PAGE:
The visuals aren't impressive, but they're functional and the frame rate is steady. When you aren't too busy rocking, you'll see that while the virtual band that rocks in the background looks pretty cool, they're nothing more than footage of prerendered characters. They don't react in real-time, and because there's only one pre-made video for song, you'll tire of seeing the same routine repeatedly. It's too bad, because seeing your customized characters own the stage was a blast on the 360 and PS3, and it was amusing to see the goofy photographs of your band in the load screens in those versions.
But it's not that important for a music game to look good; it's supposed to sound good. For the most part, Rock Band sounds terrific. The cover songs are generally very well done, and some of them, like "Train Kept a Rollin," are amazingly true to the original. If you don't have a stereo hooked up to your Wii, you're missing out. This is a game that's best played loud. The only (minor) gripes are things you probably won't notice if you haven't played the Xbox 360 or PS3 versions--the crowd is lively but doesn't sing along, and the effects that you can use on the guitar during solos and overdrive don't sound very good (though the normal guitar sounds just fine).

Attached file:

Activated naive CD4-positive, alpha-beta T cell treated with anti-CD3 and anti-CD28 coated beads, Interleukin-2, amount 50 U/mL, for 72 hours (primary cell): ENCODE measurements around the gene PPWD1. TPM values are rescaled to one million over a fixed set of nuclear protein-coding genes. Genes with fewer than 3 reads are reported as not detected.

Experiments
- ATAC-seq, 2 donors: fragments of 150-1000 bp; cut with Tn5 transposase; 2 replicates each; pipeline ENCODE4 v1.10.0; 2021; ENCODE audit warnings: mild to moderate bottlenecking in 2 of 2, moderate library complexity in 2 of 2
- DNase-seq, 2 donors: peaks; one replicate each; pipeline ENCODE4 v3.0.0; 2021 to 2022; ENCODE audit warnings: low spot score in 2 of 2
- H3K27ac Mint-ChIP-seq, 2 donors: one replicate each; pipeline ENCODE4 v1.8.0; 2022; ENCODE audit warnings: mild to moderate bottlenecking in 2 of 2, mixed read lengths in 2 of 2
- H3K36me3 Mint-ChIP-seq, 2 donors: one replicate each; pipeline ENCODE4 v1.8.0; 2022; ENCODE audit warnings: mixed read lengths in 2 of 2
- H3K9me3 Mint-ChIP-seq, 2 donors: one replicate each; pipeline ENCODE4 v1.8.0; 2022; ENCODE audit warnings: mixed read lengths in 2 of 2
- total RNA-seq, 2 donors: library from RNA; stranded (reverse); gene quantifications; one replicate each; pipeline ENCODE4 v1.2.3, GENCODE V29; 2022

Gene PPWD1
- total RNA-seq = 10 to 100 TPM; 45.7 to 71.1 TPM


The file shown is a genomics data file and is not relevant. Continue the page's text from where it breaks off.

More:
It's always the drummer's fault. Always.
Thanks to a lack of online play and a stripped-down feature set, the Wii version of Rock Band isn't the best one available. But that doesn't mean it's not a great game; it absolutely is. Whether you're a lone rocker or have more band members than Parliament Funkadelic, there are dozens of hours of entertainment to be found here. Short of signing with a shady manager, developing a substance abuse problem, and dying tragically young in some sort of transit accident, there's no better way to live the life of a rock star.